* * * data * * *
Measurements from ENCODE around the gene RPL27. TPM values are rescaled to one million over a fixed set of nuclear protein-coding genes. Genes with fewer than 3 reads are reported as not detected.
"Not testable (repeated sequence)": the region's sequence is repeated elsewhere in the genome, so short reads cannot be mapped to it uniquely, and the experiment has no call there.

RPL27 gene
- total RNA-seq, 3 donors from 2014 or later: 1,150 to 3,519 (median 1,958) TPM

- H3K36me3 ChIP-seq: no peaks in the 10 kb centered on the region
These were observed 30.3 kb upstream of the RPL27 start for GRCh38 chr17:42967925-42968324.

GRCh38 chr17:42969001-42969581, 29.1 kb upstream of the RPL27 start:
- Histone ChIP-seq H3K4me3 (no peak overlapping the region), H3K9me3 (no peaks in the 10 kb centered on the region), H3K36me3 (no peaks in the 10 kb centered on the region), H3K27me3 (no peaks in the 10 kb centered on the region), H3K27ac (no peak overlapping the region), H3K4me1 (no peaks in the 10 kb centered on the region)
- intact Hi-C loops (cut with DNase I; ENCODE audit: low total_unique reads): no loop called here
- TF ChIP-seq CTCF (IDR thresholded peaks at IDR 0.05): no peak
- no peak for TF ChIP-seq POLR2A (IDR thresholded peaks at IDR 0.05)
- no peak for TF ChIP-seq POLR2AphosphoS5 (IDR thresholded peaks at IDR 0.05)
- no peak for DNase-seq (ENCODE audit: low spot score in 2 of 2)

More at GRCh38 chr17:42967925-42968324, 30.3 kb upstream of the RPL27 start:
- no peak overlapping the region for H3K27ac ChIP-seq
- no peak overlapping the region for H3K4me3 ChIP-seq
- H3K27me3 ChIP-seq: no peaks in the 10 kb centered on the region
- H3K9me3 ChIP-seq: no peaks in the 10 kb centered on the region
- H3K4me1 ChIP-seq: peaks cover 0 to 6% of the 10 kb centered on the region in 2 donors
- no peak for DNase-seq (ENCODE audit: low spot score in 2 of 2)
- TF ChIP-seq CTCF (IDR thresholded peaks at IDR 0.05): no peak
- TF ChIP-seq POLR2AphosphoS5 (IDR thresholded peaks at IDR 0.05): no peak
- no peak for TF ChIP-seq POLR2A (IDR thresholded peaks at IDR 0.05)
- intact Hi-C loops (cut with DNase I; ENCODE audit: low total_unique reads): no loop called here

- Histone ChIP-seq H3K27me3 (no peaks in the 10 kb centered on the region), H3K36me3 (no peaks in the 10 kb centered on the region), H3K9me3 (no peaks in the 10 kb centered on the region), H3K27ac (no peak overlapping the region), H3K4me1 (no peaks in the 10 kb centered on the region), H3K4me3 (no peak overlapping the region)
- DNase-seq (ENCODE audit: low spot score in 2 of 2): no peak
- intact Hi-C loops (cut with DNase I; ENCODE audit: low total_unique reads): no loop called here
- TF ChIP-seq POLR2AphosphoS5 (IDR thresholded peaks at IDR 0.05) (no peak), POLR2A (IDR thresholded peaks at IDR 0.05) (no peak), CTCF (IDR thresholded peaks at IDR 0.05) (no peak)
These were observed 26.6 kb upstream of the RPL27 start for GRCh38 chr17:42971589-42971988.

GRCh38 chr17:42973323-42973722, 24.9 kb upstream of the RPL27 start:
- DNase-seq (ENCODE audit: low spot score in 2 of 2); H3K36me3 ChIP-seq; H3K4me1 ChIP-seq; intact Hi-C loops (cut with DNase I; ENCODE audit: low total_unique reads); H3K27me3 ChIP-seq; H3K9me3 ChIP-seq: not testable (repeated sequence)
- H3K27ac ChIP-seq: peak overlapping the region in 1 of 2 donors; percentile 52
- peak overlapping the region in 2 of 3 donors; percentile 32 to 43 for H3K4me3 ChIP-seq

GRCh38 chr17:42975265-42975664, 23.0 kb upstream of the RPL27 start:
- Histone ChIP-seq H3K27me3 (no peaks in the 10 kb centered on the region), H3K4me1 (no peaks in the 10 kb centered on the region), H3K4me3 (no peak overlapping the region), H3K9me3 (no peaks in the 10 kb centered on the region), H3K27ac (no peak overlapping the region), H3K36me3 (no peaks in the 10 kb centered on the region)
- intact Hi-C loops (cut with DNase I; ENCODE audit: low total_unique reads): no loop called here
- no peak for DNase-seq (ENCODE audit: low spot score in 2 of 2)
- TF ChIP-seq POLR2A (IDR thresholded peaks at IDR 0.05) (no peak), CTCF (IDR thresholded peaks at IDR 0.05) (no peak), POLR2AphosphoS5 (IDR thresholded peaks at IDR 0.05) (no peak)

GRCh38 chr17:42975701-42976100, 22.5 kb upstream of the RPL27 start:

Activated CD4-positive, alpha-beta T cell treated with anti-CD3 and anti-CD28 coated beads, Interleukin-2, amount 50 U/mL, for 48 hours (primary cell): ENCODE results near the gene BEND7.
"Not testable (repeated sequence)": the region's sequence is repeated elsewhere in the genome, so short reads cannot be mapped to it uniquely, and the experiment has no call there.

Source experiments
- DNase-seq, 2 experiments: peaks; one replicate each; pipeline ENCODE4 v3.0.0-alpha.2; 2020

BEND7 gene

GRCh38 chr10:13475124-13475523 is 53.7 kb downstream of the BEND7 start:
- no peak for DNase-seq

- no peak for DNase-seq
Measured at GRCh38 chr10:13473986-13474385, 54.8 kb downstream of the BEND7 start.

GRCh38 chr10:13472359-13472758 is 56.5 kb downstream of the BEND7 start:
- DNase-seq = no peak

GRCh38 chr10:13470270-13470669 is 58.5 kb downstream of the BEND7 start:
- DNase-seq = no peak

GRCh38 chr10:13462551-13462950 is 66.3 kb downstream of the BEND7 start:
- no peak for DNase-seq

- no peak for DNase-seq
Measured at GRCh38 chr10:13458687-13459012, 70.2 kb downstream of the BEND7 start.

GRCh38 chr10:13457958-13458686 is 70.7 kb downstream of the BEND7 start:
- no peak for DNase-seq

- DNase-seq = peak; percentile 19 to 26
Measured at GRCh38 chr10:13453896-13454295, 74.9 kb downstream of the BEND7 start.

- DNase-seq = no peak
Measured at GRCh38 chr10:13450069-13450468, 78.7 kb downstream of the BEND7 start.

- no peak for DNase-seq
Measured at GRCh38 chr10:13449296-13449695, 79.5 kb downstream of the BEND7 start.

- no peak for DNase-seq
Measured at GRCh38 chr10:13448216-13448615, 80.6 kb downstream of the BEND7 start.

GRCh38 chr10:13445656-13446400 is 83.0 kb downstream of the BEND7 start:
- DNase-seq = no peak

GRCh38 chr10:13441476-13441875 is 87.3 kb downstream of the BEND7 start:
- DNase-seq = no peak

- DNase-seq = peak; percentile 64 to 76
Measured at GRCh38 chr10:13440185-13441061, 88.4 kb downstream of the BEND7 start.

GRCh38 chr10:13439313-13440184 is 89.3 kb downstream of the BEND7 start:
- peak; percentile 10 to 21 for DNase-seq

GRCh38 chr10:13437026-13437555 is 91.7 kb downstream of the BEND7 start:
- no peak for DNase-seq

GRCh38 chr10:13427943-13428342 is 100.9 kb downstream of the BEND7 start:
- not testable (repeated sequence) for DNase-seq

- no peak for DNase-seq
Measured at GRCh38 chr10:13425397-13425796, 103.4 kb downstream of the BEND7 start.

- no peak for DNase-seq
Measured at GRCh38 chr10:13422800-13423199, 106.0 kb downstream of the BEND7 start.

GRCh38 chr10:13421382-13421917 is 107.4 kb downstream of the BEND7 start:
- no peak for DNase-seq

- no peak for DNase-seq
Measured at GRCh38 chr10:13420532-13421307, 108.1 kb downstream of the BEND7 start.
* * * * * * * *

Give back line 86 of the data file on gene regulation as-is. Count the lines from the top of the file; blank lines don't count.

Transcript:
Measured at GRCh38 chr10:13420532-13421307, 108.1 kb downstream of the BEND7 start.